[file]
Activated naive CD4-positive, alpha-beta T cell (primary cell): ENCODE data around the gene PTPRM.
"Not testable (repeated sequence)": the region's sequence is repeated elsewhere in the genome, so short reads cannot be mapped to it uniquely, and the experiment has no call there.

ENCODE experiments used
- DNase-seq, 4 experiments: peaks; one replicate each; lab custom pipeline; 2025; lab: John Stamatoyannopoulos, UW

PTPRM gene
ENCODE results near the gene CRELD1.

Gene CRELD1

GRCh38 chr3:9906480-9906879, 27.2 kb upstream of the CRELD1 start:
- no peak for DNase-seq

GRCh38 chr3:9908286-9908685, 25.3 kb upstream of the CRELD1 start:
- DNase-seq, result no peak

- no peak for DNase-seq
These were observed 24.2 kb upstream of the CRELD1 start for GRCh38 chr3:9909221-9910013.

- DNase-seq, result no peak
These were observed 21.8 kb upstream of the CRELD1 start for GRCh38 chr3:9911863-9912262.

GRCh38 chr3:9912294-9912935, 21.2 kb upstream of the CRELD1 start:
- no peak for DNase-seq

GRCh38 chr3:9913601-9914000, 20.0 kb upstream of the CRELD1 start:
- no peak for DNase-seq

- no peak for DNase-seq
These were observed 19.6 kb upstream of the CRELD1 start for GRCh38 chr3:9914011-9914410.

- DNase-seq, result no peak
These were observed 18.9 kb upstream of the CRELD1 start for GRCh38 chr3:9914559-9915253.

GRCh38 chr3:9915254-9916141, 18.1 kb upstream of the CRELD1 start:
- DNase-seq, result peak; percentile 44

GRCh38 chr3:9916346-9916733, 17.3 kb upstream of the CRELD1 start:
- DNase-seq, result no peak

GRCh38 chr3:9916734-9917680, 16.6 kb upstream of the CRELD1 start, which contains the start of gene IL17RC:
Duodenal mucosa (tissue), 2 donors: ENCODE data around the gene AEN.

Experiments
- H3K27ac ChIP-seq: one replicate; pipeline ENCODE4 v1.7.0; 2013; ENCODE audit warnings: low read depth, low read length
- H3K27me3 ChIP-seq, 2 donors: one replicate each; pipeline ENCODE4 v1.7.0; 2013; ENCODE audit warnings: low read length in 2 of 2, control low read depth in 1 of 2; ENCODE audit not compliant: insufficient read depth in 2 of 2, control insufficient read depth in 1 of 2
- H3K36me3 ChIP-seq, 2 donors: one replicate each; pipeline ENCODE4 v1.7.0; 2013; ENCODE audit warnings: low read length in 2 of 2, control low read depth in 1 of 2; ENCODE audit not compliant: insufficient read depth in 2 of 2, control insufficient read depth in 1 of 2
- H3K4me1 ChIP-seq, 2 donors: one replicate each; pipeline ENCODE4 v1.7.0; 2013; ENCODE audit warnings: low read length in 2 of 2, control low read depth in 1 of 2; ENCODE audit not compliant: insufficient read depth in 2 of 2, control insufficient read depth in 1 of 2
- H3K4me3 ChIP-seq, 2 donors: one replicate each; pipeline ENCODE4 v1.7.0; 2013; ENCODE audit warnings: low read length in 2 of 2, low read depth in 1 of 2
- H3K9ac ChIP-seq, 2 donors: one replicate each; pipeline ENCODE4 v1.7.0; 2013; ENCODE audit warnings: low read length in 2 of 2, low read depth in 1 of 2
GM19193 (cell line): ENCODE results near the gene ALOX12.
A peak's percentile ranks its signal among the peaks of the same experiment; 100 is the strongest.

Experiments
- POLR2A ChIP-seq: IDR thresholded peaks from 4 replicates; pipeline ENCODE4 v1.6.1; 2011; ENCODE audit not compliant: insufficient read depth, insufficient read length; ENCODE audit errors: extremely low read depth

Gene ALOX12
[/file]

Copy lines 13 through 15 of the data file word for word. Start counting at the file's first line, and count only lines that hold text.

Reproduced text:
These were observed 24.2 kb upstream of the CRELD1 start for GRCh38 chr3:9909221-9910013.

- DNase-seq, result no peak
These were observed 21.8 kb upstream of the CRELD1 start for GRCh38 chr3:9911863-9912262.